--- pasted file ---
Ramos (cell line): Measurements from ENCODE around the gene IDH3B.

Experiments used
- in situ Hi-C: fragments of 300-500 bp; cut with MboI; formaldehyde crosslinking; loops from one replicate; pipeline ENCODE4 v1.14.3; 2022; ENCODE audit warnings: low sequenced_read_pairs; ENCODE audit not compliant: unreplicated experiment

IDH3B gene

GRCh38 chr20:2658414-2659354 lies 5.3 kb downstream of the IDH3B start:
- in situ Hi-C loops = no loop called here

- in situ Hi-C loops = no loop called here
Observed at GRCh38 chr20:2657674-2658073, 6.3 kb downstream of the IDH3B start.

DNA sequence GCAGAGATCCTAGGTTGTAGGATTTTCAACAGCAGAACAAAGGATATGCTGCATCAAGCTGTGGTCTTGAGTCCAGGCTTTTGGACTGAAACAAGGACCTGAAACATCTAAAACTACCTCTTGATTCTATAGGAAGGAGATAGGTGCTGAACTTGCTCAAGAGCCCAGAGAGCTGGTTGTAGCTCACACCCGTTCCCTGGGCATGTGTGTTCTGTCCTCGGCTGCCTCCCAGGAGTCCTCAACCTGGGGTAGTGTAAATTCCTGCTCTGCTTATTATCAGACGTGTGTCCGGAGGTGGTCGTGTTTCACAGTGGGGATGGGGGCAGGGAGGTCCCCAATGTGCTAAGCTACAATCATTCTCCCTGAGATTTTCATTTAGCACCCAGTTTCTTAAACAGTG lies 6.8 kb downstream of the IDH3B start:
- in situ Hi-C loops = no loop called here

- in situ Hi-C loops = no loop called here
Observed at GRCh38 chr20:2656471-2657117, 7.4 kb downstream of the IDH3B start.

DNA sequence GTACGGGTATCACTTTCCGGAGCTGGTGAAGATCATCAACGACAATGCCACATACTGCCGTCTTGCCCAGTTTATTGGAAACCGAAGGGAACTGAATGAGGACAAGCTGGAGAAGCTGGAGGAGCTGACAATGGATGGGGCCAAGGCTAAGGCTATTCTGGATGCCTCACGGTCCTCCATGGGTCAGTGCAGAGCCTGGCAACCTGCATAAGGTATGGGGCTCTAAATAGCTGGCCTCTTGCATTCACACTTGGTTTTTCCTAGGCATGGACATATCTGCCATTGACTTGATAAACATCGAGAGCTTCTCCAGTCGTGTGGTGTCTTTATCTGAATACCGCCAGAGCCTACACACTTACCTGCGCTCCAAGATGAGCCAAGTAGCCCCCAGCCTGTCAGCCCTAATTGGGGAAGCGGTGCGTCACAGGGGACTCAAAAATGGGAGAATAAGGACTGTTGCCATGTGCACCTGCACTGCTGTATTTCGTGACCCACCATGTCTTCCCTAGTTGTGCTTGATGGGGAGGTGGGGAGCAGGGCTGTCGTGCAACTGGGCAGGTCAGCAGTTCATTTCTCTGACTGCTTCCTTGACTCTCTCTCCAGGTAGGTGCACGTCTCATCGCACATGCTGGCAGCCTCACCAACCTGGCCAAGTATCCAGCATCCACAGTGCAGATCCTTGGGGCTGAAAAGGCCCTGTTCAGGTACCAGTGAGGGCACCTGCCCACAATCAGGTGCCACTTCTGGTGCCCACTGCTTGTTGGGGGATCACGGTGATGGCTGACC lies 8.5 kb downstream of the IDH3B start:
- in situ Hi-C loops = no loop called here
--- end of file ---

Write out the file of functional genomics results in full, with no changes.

Ramos (cell line): Measurements from ENCODE around the gene IDH3B.

Experiments used
- in situ Hi-C: fragments of 300-500 bp; cut with MboI; formaldehyde crosslinking; loops from one replicate; pipeline ENCODE4 v1.14.3; 2022; ENCODE audit warnings: low sequenced_read_pairs; ENCODE audit not compliant: unreplicated experiment

IDH3B gene

GRCh38 chr20:2658414-2659354 lies 5.3 kb downstream of the IDH3B start:
- in situ Hi-C loops = no loop called here

- in situ Hi-C loops = no loop called here
Observed at GRCh38 chr20:2657674-2658073, 6.3 kb downstream of the IDH3B start.

DNA sequence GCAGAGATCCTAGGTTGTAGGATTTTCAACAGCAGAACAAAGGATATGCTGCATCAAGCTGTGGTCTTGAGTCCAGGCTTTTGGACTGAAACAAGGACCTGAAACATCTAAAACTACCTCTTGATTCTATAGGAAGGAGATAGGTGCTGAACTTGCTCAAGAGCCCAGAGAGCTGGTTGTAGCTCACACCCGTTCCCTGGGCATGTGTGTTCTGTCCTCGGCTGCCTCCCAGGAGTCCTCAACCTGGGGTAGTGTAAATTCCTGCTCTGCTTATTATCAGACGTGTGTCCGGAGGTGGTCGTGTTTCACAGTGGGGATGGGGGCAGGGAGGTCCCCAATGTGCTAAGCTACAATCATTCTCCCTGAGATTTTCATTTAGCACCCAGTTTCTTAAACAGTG lies 6.8 kb downstream of the IDH3B start:
- in situ Hi-C loops = no loop called here

- in situ Hi-C loops = no loop called here
Observed at GRCh38 chr20:2656471-2657117, 7.4 kb downstream of the IDH3B start.

DNA sequence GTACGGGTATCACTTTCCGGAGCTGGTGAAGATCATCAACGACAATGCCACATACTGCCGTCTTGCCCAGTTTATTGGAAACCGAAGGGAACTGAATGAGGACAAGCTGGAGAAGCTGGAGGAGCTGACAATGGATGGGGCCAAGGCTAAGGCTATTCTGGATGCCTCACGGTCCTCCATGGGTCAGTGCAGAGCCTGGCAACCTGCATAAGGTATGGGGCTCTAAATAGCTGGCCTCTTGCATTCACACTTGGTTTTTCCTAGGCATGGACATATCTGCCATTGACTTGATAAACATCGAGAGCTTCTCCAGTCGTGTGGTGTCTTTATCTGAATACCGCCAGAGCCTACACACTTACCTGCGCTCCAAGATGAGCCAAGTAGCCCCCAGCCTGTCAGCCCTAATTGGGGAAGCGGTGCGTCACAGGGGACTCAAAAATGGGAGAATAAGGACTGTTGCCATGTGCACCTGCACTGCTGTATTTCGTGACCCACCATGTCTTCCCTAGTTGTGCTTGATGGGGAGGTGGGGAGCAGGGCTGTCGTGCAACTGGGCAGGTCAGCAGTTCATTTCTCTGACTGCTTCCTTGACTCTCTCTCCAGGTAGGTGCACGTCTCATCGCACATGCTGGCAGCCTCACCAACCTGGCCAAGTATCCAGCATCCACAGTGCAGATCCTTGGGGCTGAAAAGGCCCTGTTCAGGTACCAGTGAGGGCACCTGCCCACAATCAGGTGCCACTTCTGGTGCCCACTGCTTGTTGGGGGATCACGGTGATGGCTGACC lies 8.5 kb downstream of the IDH3B start:
- in situ Hi-C loops = no loop called here